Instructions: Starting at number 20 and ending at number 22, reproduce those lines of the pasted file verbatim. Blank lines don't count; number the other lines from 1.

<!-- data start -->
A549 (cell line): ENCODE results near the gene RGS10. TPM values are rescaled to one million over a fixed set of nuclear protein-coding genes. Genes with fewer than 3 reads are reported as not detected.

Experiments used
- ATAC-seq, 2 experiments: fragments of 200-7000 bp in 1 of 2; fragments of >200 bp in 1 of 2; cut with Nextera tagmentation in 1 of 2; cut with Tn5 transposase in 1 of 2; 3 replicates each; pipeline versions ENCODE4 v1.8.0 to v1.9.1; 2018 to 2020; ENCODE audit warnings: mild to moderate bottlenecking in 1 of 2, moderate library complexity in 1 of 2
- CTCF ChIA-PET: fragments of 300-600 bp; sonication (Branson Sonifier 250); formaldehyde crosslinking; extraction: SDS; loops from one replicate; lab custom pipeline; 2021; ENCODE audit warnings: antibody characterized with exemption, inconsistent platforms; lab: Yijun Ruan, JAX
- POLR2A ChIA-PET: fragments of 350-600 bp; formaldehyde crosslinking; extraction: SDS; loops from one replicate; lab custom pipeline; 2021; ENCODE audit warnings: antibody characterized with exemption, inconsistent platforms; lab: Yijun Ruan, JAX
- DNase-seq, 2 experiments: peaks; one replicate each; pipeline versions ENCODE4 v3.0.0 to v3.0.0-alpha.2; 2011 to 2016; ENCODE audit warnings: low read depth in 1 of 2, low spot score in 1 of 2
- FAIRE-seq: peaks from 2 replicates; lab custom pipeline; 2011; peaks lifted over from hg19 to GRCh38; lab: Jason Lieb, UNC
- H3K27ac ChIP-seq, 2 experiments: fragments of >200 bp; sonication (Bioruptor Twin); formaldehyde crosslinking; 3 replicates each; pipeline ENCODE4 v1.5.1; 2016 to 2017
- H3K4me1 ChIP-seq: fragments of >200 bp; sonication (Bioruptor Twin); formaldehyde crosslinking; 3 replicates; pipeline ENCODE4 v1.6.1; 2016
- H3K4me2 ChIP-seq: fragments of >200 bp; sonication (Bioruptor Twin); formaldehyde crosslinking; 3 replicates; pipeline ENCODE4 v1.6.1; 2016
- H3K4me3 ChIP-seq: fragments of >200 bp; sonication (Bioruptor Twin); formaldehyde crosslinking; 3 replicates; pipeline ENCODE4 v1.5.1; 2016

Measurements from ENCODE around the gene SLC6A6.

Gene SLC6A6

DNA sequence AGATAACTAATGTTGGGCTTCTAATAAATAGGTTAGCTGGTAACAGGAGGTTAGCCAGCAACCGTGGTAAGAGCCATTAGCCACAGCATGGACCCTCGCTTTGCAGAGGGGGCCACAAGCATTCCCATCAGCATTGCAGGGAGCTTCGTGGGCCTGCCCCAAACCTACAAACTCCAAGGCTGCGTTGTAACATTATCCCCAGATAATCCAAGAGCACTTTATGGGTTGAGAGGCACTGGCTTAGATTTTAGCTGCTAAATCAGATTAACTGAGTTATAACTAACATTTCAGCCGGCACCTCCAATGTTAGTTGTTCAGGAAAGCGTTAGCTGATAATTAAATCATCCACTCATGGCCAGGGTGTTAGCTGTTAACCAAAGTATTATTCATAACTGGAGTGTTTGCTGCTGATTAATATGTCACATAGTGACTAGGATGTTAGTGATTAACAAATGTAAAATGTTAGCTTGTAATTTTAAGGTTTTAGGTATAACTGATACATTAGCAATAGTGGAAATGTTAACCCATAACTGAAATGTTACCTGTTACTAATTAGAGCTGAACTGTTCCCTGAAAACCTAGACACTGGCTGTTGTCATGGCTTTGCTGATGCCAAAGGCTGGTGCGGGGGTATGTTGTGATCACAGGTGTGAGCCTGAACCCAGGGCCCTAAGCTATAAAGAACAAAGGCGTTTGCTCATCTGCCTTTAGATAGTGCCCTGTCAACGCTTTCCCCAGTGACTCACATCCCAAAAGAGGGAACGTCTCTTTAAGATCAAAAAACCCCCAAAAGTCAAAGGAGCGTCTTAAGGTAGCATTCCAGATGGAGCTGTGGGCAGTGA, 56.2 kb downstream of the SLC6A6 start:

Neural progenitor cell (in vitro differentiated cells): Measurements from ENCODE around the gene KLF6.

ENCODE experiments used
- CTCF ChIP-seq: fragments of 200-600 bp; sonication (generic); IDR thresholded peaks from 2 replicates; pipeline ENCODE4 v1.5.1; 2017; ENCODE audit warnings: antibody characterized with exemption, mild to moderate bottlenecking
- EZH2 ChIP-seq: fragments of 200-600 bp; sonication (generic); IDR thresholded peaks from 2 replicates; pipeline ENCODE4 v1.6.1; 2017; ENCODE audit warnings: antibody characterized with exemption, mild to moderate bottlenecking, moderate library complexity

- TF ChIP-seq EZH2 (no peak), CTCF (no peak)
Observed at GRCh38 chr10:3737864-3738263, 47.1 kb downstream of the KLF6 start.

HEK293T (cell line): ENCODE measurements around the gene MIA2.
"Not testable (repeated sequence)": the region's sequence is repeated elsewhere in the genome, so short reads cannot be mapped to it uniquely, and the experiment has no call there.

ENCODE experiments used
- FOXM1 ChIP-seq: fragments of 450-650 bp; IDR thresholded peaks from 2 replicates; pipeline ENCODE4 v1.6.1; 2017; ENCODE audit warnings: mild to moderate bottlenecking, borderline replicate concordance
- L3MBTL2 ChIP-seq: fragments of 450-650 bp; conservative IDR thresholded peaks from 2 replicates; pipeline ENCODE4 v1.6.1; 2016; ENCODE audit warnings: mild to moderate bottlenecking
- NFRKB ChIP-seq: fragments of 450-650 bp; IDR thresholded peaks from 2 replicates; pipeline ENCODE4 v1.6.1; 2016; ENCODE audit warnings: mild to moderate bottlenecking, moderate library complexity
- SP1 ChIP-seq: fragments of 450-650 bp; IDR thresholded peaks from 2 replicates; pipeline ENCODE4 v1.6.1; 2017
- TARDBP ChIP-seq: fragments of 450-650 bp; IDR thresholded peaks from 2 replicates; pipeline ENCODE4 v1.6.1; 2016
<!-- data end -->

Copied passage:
Observed at GRCh38 chr10:3737864-3738263, 47.1 kb downstream of the KLF6 start.

HEK293T (cell line): ENCODE measurements around the gene MIA2.
"Not testable (repeated sequence)": the region's sequence is repeated elsewhere in the genome, so short reads cannot be mapped to it uniquely, and the experiment has no call there.